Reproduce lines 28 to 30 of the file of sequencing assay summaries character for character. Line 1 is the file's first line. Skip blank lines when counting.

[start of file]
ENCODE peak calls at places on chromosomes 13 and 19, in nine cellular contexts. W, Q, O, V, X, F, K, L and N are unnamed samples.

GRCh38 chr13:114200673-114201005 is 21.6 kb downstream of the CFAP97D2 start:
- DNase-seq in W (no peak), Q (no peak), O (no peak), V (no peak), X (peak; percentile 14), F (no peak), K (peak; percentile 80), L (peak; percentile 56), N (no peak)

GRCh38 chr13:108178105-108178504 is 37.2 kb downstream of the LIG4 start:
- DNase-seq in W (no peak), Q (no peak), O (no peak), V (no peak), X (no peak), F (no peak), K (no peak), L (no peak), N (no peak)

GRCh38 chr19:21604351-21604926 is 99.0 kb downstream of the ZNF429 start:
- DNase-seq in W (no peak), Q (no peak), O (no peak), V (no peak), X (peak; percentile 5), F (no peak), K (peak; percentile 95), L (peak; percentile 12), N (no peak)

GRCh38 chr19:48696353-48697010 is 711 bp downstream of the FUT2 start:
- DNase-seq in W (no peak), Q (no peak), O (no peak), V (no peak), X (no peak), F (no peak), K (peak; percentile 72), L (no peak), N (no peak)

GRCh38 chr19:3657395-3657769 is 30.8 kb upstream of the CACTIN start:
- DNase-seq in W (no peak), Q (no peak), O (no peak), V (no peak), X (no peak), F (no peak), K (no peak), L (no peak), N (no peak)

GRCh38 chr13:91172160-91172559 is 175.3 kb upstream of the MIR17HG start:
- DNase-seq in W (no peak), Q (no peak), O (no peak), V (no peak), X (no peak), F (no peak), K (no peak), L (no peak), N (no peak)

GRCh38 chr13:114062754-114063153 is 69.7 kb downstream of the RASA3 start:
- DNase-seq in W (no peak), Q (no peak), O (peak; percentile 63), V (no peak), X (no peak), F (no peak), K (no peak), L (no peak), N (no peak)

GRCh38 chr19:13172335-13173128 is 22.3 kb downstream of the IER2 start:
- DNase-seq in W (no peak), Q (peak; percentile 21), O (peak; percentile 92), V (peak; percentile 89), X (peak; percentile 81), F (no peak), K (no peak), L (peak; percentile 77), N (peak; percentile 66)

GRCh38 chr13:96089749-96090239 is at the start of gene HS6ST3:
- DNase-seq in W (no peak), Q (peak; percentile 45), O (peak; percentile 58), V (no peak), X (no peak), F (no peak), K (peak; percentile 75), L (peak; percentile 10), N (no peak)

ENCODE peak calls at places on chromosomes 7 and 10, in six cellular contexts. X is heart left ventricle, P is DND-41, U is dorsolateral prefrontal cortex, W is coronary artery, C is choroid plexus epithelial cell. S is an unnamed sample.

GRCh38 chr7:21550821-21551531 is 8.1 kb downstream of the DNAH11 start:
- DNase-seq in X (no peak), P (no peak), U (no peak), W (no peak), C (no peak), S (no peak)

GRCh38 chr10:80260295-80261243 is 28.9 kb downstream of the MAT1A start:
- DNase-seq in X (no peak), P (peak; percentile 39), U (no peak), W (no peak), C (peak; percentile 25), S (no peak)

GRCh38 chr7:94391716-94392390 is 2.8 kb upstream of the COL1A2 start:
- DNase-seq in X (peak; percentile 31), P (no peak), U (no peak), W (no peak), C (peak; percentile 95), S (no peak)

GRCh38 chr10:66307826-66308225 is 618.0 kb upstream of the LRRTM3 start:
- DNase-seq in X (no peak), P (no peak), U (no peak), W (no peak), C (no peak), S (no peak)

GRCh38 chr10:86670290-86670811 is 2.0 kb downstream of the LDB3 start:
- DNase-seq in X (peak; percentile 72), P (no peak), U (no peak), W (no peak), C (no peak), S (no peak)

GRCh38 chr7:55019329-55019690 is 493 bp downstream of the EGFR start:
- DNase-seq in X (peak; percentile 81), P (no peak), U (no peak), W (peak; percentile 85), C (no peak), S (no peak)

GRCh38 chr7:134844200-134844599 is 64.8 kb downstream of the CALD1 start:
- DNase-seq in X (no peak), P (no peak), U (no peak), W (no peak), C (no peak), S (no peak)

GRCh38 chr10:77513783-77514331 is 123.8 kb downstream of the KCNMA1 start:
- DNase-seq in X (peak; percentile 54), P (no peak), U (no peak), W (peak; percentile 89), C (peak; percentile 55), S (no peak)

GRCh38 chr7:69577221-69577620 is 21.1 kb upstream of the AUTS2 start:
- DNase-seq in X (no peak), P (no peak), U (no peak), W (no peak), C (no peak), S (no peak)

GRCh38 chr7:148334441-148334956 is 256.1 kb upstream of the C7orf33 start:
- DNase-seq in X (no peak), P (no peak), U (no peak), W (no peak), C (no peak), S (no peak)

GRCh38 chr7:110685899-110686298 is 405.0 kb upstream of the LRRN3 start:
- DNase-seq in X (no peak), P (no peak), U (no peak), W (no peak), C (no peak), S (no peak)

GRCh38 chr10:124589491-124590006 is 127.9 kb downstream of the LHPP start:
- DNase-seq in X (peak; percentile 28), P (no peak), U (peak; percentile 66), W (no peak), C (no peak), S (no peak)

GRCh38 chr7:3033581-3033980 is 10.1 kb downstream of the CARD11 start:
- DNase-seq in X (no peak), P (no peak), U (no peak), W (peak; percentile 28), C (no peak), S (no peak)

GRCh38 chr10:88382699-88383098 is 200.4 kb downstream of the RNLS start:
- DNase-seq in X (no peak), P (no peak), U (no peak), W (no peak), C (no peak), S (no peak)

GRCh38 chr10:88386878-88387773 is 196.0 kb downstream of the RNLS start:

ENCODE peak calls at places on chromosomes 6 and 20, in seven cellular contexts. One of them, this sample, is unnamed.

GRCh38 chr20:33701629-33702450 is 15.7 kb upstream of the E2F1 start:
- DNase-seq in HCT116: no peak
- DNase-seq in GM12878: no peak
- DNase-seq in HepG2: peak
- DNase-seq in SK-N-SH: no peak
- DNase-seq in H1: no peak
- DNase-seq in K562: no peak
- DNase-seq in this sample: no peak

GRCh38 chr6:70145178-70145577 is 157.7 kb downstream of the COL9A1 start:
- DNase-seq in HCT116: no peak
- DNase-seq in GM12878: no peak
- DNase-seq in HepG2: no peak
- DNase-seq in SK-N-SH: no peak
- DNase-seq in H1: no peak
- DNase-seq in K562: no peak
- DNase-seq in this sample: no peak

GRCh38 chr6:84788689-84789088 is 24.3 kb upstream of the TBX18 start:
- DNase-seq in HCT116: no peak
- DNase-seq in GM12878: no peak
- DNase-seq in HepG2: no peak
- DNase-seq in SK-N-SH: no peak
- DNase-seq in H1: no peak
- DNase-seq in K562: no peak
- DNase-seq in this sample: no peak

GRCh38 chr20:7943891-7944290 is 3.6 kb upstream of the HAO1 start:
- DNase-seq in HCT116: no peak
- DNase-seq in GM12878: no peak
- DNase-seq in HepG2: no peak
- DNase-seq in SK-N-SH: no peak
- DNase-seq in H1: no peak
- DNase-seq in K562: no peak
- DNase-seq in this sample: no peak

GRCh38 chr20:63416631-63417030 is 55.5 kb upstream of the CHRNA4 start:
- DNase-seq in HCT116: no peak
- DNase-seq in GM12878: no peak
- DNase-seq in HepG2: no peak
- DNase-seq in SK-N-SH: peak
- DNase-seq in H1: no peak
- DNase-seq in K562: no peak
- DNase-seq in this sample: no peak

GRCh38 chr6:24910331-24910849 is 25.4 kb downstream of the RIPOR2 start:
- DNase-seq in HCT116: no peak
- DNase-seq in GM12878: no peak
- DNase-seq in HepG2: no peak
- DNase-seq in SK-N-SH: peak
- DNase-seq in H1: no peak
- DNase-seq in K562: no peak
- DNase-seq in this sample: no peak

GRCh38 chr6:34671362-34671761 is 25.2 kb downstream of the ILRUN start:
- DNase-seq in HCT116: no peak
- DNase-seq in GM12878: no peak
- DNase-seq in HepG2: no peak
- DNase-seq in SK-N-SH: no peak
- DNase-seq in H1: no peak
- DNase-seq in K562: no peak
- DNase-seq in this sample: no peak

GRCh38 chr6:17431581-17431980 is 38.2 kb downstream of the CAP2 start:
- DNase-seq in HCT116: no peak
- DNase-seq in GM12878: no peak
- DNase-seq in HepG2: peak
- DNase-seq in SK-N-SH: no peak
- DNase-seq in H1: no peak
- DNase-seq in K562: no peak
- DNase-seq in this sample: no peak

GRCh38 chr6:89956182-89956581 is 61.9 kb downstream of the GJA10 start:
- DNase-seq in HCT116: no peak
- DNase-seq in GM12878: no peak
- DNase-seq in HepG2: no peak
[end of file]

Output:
- DNase-seq in X (no peak), P (no peak), U (no peak), W (no peak), C (no peak), S (no peak)

GRCh38 chr10:86670290-86670811 is 2.0 kb downstream of the LDB3 start:
- DNase-seq in X (peak; percentile 72), P (no peak), U (no peak), W (no peak), C (no peak), S (no peak)